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Saudi Arabia’s oil production cuts have tipped its economy into reverse

<i>Maya Siddiqui/Bloomberg/Getty Images</i><br/>Saudi Arabia and Russia have been throttling supply this year to prop up global oil prices.
Maya Siddiqui/Bloomberg/Getty Images
Saudi Arabia and Russia have been throttling supply this year to prop up global oil prices.

By Aimee Look

Abu Dhabi (CNN) — Saudi Arabia’s economy has jolted into reverse, after the world’s largest crude oil exporter slashed output to prop up prices.

Saudi gross domestic product, the broadest measure of its economy, shrunk 4.5% year-over-year in the third quarter of 2023, the country’s official statistics agency said this week. That’s the largest contraction since the Covid-19 pandemic in 2020. The slump would have been even greater if not for growth of 3.6% in non-oil activities.

The country’s vast oil sector had been shrinking for months but the overall economy still managed growth of 1.2% year-on-year in the second quarter.

The kingdom’s oil sector contracted by 17.3% year-on-year in the third quarter — the most on record for any quarter since at least 2011 — because of the voluntary oil production cuts, aimed at shoring up global prices.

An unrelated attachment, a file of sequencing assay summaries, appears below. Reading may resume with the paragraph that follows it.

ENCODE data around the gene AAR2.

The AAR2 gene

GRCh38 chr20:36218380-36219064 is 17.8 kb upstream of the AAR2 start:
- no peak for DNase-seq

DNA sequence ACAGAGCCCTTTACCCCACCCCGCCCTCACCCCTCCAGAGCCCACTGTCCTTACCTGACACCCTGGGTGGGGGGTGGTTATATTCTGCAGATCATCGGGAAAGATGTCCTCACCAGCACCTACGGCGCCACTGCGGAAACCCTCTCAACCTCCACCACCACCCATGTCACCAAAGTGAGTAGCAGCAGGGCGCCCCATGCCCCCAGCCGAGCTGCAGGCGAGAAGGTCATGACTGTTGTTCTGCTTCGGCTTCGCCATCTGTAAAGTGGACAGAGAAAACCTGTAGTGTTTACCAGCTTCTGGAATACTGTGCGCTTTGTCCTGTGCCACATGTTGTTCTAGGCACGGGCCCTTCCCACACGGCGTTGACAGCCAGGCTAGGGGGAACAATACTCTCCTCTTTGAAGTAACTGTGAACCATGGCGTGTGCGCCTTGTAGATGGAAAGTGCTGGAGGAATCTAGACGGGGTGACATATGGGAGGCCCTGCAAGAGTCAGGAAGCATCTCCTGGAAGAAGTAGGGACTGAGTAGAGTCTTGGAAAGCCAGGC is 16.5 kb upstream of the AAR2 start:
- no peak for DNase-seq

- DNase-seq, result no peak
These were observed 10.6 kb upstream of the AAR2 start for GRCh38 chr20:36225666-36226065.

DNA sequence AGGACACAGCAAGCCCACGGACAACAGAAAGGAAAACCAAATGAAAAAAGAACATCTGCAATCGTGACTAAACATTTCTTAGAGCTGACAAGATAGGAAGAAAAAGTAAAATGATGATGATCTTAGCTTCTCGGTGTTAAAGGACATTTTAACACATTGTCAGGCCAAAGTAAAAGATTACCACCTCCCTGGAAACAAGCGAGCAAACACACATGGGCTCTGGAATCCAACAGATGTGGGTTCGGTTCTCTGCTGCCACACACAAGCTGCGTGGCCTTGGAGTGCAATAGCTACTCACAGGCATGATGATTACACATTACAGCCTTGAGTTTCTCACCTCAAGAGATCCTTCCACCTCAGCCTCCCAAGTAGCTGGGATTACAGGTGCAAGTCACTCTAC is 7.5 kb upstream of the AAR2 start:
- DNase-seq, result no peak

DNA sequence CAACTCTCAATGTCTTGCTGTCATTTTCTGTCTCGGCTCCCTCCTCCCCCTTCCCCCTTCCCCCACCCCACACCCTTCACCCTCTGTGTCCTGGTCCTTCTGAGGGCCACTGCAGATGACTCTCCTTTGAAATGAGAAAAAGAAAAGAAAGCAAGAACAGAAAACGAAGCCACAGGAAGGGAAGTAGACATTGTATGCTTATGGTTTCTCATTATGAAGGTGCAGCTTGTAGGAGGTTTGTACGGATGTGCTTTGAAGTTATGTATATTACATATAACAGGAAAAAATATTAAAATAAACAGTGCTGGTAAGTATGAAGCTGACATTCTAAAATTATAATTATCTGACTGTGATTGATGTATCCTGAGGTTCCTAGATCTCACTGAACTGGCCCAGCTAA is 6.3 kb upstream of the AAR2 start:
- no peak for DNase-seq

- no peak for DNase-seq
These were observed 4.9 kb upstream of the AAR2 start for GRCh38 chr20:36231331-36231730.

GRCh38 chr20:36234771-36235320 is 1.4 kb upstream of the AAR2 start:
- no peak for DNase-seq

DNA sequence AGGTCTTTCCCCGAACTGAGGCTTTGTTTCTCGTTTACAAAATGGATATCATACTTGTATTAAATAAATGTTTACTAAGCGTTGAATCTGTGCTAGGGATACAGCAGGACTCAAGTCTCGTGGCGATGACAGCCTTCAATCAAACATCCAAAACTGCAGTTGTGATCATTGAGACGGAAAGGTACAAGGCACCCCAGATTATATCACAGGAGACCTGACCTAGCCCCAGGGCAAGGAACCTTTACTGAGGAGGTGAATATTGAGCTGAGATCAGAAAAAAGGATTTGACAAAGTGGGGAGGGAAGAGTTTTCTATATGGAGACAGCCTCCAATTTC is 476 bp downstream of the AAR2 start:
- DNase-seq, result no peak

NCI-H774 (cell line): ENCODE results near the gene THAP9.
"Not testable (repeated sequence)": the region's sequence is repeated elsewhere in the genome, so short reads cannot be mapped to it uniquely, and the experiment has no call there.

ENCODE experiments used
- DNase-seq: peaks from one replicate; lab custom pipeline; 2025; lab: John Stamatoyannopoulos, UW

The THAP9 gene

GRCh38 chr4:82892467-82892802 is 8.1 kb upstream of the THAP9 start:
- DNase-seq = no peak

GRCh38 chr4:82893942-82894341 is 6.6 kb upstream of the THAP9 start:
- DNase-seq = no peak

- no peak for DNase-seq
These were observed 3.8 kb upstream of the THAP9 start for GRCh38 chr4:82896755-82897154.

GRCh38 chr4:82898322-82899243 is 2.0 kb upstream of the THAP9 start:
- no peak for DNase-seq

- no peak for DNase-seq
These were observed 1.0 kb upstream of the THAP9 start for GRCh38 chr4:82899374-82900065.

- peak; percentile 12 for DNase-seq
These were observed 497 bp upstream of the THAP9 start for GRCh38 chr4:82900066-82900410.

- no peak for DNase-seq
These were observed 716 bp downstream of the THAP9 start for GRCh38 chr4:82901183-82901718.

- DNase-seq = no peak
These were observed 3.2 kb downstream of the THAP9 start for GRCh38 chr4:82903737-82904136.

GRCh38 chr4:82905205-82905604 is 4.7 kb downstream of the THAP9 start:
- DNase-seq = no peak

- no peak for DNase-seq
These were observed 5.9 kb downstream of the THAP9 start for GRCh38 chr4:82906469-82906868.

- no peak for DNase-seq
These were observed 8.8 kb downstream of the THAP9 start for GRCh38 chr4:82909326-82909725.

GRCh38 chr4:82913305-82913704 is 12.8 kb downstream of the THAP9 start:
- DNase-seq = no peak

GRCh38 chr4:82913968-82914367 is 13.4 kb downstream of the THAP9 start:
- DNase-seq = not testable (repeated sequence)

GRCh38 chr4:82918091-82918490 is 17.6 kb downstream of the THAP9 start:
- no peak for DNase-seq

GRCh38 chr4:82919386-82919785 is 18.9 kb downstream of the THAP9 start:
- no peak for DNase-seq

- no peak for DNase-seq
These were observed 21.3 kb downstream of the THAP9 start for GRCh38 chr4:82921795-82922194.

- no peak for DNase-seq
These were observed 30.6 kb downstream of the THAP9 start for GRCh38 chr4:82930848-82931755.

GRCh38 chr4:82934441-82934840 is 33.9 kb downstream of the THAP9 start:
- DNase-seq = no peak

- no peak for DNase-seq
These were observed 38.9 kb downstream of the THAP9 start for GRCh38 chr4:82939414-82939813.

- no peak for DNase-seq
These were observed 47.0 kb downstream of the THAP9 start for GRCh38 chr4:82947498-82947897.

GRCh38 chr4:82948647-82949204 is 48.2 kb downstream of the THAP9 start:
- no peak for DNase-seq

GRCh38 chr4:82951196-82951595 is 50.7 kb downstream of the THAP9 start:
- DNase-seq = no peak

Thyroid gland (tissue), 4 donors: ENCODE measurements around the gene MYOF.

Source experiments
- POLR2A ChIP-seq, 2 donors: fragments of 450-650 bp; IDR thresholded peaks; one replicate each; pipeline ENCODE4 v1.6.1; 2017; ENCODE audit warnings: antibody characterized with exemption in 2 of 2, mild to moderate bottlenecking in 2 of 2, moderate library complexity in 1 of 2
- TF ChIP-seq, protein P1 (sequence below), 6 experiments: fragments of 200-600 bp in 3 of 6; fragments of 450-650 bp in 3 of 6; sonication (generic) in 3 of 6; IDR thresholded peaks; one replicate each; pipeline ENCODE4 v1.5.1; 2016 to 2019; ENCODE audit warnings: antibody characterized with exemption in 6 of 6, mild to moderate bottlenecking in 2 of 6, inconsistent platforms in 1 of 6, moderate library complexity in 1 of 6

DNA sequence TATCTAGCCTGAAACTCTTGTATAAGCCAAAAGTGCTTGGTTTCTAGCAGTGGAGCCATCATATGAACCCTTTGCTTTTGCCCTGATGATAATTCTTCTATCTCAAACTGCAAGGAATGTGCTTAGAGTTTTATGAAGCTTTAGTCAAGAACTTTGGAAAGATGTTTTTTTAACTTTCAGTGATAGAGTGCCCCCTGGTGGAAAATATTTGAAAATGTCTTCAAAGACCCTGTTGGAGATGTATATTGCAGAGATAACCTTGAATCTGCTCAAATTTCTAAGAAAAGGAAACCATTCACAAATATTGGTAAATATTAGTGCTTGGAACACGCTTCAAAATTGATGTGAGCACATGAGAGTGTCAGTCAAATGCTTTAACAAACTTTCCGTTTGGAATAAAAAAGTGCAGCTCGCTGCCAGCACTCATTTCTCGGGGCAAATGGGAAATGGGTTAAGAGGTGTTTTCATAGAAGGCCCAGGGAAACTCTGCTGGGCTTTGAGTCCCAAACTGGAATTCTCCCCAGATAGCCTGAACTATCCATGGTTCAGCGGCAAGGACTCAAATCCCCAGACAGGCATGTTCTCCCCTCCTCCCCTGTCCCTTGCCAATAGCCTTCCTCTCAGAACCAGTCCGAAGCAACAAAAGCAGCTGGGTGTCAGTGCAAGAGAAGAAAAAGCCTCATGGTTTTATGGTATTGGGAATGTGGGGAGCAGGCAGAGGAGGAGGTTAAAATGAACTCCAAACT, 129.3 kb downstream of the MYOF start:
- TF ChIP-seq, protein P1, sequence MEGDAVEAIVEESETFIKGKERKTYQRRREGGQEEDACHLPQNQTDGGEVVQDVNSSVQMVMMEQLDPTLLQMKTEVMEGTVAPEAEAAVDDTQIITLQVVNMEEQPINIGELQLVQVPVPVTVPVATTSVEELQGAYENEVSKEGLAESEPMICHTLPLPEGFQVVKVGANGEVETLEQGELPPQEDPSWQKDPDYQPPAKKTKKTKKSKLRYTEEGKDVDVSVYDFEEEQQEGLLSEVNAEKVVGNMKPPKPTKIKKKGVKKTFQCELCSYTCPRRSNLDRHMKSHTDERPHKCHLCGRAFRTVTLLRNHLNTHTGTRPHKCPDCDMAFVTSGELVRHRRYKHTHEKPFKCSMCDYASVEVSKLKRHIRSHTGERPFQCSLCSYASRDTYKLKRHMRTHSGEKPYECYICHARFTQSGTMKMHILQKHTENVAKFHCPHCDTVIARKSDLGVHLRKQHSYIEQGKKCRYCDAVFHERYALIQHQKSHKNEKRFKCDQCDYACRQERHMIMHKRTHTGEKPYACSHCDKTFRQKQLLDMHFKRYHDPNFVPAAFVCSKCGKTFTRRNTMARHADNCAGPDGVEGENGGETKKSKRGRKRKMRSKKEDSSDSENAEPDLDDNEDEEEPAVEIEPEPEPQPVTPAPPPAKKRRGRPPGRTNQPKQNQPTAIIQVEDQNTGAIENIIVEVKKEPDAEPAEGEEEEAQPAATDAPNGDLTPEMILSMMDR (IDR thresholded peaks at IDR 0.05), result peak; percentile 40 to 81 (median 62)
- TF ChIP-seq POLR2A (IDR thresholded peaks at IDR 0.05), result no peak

Saudi oil production to nine million barrels per day in July as the biggest player in the OPEC+ alliance joined forces with Russia to restrict supply amid signs of weakening demand because of a slowing global economy.

“We expect [oil] production to remain low until the end of this year, with a slow unwind in early 2024,” Oxford Economics analysts wrote in a note published Friday.

The International Monetary Fund predicts the kingdom’s GDP will grow just 0.8% for all of 2023, down from 8.7% last year.

Saudi Arabia’s oil cuts were aimed at stabilizing global oil markets, according to Ralf Wiegert, Economics Director for the Middle East and North Africa at S&P Global Market Intelligence.

“In the second quarter [of] 2023, risks of a global growth slowdown were weighing on oil markets,” Wiegert said. “The Saudi leadership decided to take some supply out of the market to account for those recessionary risks to oil demand.”

Phasing out production cuts will largely dictate the Saudi economy’s ability to bounce back, Wiegert said, with cuts expected to end in 2025. Saudi growth would remain sluggish at 1.1% in 2024, he added.

While other Gulf states have also come under economic pressure from cuts to oil production, the United Arab Emirates economy has continued to grow.

The country’s economy minister said this week that GDP in the UAE grew 3.7% in the first half of the year, helped by growth in the non-oil sector.

Non-oil revenues are growing at the fastest rate in four years, according to new PMI numbers from S&P.

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